Vera’s experts conduct research and analysis and develop policies and programs in a variety of criminal and social justice fields. Their varied knowledge, background, and experience enable Vera to address the full spectrum of national and local justice issues.
Nicholas Turner joined Vera as its fifth president and director in August, 2013. Prior to joining he was a managing director at The Rockefeller Foundation. Nick was previously vice president and chief program officer at Vera.
At the Rockefeller Foundation, Nick was a member of the foundation’s senior leadership team and a co-leader of its global urban efforts. He provided leadership and strategic direction on key initiatives, including transportation policy reform in the U.S. to promote social, economic, and environmental interests, and redevelopment in New Orleans to advance racial and socioeconomic integration.
At Vera, which he first joined in 1998, Nick developed ideas for demonstration projects aimed at keeping troubled youth out of the justice system and easing reentry for adult prisoners. He also guided the expansion of Vera’s national work, launching and directing Vera’s state sentencing and corrections initiative, while supervising Vera’s domestic violence projects and the creation of its youth justice program. As vice president and chief program officer, Nick was responsible for the development and launch of the Prosecution and Racial Justice Program and the Commission on Safety and Abuse in America’s Prisons.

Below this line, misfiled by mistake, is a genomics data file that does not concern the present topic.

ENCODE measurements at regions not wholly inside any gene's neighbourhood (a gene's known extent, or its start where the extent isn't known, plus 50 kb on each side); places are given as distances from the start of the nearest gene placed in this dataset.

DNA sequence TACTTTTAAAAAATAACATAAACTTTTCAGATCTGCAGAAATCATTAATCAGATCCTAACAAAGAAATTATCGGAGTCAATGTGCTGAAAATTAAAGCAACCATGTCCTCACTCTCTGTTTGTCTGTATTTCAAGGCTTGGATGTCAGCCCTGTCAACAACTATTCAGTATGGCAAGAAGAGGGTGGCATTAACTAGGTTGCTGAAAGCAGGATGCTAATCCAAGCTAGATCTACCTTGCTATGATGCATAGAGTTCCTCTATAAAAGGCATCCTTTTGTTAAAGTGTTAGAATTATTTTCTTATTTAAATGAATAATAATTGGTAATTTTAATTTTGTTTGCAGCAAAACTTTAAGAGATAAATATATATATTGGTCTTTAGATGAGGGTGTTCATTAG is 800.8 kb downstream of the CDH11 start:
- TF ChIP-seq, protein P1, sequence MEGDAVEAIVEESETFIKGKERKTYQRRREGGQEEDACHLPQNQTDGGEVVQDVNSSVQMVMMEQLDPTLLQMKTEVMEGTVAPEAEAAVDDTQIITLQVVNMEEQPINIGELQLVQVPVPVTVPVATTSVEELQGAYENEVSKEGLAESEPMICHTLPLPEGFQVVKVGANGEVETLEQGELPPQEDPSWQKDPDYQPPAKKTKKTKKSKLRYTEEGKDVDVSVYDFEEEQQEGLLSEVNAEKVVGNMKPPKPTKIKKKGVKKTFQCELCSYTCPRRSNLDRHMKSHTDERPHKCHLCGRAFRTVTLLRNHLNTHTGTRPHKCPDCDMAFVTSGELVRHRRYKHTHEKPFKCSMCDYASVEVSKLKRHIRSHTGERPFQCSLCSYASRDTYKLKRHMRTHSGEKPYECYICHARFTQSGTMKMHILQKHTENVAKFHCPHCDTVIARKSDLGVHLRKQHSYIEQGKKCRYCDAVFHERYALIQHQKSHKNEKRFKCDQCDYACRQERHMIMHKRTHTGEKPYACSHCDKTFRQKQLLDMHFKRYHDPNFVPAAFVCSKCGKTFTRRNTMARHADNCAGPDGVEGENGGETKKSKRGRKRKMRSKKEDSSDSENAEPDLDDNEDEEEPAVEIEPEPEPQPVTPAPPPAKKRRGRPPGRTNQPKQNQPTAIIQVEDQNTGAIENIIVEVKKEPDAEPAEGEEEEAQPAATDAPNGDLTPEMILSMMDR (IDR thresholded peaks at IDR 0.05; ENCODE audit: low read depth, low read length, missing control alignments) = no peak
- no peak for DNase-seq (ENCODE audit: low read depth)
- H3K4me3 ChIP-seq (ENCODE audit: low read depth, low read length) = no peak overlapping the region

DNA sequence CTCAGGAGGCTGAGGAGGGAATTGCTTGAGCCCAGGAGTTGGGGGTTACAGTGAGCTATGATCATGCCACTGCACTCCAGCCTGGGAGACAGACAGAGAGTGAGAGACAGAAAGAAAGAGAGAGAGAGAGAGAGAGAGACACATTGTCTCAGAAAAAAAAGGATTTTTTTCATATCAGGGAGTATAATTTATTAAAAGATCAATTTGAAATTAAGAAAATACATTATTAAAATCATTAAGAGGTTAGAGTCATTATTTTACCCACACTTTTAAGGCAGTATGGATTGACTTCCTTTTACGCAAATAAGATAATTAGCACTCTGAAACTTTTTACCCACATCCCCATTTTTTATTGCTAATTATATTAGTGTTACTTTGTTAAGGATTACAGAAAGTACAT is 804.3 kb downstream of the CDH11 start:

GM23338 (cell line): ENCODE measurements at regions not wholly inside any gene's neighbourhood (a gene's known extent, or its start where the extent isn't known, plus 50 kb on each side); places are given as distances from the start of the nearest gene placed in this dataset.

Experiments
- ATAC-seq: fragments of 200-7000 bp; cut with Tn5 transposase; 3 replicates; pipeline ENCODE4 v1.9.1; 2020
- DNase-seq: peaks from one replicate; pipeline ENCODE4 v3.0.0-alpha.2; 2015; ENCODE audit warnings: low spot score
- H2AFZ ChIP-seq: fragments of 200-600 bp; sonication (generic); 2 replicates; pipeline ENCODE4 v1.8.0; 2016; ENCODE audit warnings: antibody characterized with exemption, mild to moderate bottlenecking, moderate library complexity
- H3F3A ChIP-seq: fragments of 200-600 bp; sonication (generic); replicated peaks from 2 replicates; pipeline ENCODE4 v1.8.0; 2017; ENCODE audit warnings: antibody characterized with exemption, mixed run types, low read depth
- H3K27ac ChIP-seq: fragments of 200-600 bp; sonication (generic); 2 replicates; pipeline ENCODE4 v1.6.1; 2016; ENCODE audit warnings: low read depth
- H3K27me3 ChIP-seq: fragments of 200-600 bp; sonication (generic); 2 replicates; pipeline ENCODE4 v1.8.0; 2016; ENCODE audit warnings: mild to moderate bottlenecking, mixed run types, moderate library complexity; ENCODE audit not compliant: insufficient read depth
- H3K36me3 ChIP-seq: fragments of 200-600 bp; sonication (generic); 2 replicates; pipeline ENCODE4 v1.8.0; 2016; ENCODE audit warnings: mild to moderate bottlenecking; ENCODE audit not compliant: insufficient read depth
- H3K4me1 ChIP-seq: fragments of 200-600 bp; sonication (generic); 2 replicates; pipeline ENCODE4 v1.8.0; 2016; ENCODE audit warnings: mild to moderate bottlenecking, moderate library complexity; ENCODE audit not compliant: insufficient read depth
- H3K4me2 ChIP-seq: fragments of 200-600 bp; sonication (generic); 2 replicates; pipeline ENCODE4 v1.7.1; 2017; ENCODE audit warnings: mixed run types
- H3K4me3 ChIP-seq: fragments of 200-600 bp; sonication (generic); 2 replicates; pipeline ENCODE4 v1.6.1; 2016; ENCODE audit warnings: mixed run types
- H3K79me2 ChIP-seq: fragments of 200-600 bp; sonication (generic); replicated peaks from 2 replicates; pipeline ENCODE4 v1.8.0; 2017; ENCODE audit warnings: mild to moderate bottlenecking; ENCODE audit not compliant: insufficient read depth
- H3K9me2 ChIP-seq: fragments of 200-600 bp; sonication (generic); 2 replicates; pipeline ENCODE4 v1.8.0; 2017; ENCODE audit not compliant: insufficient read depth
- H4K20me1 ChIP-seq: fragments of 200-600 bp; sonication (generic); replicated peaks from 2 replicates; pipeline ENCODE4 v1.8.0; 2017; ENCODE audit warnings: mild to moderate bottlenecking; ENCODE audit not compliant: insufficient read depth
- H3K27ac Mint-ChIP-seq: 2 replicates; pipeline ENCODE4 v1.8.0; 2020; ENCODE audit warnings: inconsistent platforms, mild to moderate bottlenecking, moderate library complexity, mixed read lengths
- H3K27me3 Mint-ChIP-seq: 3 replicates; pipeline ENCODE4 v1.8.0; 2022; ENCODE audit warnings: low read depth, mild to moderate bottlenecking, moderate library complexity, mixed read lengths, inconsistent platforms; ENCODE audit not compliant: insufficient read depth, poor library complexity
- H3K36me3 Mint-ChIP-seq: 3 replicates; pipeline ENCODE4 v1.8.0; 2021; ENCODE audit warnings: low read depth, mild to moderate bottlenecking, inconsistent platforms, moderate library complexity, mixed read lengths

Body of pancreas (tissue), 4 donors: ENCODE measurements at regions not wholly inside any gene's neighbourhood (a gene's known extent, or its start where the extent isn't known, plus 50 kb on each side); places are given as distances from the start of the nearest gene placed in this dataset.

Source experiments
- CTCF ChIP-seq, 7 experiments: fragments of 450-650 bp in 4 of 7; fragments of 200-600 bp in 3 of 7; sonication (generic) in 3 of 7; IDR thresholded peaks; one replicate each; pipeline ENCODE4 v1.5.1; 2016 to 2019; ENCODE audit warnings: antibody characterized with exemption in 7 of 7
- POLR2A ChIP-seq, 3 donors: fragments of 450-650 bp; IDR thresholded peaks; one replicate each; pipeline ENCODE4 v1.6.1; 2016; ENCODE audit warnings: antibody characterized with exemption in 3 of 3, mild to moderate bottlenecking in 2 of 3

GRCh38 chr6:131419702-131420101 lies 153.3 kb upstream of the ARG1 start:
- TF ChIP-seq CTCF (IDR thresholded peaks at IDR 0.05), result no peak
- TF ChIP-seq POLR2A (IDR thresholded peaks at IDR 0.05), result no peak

Prior to his work with Vera, Nick was an associate in the litigation department of Paul, Weiss, Rifkind, Wharton & Garrison in New York from 1997 to 1998. He was a judicial clerk for the Honorable Jack. B. Weinstein, Senior United States District Judge in Brooklyn from 1996 to 1997. Before attending law school, Nick worked with court-involved, homeless, and troubled young people at Sasha Bruce Youthwork, a Washington, DC youth services organization, from 1989 to 1993.
He has published a number of articles on criminal justice, including Politics, Public Service, and Professionalism: Conflicting Themes in the Invention and Evaluation of Community Prosecution (with Chris Stone, 2001) and The Cost of Avoiding Injustice by Guideline Circumventions, in Federal Sentencing Reporter (with the Honorable Jack B. Weinstein, 1997).
Nick has served on the boards of Eno Center for Transportation, National Council on Crime and Delinquency, Living Cities, Center for Working Families, and St. Christopher’s Inc. In 2015, he joined the advisory council of the My Brother’s Keeper Alliance, a new, independent nonprofit aiming to eliminate the gaps in opportunity and achievement for boys and young men of color.
Nick received his BA from Yale College and his JD from Yale Law School.